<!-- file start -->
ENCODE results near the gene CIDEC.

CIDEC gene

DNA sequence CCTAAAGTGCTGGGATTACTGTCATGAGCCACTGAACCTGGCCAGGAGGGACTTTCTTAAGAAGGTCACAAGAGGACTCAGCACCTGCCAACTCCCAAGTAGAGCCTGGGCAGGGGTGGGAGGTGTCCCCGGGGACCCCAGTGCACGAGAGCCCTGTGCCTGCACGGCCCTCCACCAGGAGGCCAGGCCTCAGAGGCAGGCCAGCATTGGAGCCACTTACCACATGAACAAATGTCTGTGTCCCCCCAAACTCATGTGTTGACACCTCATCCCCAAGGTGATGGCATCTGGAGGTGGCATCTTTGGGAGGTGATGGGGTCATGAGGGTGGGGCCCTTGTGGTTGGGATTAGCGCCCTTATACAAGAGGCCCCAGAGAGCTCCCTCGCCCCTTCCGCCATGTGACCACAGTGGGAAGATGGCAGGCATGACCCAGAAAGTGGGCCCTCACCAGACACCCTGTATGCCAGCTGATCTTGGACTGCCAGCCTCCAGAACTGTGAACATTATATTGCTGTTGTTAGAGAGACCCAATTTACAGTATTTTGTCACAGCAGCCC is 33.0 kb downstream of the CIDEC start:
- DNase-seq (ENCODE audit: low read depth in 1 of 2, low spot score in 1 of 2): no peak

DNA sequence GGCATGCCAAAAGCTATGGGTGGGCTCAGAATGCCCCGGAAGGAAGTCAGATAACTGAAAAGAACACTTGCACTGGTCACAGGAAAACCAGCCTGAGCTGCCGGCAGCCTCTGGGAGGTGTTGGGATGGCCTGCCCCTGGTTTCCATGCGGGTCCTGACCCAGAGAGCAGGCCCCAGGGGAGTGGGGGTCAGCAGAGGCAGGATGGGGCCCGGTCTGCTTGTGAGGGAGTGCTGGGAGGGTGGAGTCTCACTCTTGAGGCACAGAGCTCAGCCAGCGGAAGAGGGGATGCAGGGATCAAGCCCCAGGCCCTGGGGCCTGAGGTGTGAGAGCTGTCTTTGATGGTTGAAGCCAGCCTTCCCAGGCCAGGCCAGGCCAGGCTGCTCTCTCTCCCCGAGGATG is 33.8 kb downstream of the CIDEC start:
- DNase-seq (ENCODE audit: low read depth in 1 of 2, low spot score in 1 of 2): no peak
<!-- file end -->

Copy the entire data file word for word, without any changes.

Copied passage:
ENCODE results near the gene CIDEC.

CIDEC gene

DNA sequence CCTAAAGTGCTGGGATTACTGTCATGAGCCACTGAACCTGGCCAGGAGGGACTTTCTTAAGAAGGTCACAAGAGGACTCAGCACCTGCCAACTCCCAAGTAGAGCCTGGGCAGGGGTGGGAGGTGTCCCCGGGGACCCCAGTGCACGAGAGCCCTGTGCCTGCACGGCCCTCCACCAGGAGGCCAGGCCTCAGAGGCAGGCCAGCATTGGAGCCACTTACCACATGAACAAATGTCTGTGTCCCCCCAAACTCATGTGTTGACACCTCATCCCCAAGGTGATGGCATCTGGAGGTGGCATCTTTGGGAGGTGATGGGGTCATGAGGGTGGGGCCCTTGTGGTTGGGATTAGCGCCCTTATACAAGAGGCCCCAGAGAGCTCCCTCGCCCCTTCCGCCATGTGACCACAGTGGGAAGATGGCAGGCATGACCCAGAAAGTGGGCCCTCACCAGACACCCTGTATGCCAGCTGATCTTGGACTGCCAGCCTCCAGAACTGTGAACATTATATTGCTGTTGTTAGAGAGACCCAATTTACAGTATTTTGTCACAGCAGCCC is 33.0 kb downstream of the CIDEC start:
- DNase-seq (ENCODE audit: low read depth in 1 of 2, low spot score in 1 of 2): no peak

DNA sequence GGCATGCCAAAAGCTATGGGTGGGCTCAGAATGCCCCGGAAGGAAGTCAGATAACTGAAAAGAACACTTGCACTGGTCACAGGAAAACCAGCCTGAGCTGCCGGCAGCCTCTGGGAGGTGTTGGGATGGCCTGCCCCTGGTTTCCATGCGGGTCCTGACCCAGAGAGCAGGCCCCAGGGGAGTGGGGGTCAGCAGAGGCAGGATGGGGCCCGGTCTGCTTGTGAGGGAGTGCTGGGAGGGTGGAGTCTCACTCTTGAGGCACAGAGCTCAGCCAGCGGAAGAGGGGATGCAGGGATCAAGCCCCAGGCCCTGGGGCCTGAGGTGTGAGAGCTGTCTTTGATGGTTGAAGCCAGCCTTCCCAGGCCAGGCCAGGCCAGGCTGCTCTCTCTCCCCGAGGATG is 33.8 kb downstream of the CIDEC start:
- DNase-seq (ENCODE audit: low read depth in 1 of 2, low spot score in 1 of 2): no peak